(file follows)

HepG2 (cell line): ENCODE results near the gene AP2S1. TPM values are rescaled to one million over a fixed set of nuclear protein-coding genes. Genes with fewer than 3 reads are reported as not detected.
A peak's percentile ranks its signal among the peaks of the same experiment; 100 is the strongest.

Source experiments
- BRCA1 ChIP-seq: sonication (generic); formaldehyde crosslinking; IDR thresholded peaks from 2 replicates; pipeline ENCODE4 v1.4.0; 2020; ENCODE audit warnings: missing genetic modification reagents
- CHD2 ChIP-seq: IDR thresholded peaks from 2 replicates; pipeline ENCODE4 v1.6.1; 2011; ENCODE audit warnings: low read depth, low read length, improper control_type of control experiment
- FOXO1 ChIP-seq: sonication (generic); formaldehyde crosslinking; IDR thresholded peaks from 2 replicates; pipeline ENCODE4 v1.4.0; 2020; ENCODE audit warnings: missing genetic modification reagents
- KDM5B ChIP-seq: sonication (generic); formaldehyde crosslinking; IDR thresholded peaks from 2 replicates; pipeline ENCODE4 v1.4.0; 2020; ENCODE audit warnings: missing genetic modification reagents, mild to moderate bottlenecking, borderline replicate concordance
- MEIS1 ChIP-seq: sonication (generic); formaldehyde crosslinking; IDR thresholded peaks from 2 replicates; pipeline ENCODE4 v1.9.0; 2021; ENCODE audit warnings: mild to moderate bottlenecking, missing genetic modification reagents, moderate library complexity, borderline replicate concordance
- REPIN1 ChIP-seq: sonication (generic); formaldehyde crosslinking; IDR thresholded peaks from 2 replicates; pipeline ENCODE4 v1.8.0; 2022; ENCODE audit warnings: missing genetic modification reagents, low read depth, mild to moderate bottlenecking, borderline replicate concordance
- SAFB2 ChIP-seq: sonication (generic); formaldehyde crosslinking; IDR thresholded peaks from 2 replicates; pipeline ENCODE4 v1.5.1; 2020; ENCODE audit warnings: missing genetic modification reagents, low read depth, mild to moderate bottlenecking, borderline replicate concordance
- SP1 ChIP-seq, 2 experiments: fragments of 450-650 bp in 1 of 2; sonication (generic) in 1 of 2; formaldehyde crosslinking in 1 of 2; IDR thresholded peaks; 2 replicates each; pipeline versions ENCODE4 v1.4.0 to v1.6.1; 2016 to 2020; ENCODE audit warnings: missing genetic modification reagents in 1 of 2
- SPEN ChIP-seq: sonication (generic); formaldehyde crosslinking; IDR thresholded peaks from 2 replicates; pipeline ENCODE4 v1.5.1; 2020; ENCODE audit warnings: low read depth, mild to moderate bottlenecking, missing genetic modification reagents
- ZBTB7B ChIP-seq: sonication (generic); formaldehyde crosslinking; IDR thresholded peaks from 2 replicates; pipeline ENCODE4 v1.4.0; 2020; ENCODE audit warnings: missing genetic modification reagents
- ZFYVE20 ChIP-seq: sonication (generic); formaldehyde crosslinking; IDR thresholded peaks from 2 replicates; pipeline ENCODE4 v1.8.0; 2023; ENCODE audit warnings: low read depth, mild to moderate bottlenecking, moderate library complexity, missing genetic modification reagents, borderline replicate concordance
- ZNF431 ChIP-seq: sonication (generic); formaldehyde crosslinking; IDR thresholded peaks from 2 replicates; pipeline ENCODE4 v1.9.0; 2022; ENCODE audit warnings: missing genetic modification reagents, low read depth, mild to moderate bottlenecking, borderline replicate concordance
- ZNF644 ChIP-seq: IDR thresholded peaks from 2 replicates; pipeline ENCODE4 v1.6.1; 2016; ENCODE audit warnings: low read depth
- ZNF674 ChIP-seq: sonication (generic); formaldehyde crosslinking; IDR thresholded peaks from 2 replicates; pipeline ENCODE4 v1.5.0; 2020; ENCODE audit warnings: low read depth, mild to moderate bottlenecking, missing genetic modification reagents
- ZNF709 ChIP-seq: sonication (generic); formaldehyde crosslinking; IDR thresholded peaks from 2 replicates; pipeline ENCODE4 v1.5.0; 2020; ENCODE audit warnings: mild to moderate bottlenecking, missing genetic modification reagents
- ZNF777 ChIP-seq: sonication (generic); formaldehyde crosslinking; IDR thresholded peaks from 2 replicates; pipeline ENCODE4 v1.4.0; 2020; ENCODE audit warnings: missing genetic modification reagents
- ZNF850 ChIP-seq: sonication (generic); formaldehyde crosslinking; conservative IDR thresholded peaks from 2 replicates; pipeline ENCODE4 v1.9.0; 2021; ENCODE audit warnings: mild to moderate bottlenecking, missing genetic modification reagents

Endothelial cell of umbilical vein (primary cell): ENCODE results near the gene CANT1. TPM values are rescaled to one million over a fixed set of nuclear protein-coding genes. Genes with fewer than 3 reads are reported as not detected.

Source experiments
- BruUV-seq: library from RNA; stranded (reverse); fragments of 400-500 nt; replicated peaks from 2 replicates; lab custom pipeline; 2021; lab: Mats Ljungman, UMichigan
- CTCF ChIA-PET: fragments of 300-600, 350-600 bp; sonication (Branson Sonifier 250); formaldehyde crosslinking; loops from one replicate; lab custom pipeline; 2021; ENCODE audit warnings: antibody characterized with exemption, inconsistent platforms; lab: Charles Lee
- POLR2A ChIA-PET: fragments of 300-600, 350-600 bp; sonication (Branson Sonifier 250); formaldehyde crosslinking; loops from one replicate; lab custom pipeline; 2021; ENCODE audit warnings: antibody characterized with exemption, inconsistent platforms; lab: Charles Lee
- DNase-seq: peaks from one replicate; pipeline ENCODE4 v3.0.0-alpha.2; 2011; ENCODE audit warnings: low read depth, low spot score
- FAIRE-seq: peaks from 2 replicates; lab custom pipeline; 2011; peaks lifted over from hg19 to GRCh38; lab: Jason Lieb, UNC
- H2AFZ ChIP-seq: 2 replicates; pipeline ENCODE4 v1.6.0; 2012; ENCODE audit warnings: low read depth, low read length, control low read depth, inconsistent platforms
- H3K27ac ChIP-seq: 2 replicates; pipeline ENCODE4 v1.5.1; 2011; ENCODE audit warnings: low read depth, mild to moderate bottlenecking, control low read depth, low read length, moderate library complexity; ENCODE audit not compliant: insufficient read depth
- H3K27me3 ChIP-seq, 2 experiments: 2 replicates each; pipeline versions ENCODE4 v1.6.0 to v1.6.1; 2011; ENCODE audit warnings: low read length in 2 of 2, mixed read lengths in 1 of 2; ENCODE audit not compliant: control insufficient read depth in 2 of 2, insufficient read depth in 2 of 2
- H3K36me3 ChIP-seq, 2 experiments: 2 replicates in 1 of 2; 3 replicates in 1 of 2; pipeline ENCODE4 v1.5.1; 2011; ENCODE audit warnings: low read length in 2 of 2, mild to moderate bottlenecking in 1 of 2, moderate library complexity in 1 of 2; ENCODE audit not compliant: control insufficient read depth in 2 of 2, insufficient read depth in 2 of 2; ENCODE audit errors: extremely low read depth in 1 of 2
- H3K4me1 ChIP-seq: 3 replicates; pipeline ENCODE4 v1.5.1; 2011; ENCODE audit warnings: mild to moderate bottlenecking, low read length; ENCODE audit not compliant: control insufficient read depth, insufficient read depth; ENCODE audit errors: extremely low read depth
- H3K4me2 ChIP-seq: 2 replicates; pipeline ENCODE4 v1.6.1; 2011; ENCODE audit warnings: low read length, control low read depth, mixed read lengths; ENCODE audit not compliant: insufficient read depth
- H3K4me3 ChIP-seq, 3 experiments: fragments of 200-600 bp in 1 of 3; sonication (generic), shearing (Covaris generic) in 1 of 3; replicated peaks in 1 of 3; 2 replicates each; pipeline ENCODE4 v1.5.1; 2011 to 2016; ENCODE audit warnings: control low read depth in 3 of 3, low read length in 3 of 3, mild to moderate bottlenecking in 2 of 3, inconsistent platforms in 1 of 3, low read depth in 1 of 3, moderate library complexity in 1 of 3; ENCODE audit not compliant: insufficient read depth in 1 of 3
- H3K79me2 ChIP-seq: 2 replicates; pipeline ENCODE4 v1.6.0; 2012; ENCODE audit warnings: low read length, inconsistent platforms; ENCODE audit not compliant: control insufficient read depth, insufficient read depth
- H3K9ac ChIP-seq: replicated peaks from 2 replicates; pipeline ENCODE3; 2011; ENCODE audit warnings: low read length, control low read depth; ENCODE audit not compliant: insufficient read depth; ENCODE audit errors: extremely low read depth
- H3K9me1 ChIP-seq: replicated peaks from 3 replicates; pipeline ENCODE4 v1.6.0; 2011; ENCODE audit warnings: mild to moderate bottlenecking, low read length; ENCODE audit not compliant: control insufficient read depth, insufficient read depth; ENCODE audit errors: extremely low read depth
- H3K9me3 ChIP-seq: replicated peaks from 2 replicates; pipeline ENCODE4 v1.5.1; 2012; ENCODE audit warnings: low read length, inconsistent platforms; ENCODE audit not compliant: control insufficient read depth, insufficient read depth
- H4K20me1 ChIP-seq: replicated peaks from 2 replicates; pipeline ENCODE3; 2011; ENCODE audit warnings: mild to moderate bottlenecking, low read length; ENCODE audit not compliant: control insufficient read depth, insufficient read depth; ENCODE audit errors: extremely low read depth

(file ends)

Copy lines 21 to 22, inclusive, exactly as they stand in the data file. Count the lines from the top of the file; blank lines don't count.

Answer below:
Endothelial cell of umbilical vein (primary cell): ENCODE results near the gene CANT1. TPM values are rescaled to one million over a fixed set of nuclear protein-coding genes. Genes with fewer than 3 reads are reported as not detected.

Source experiments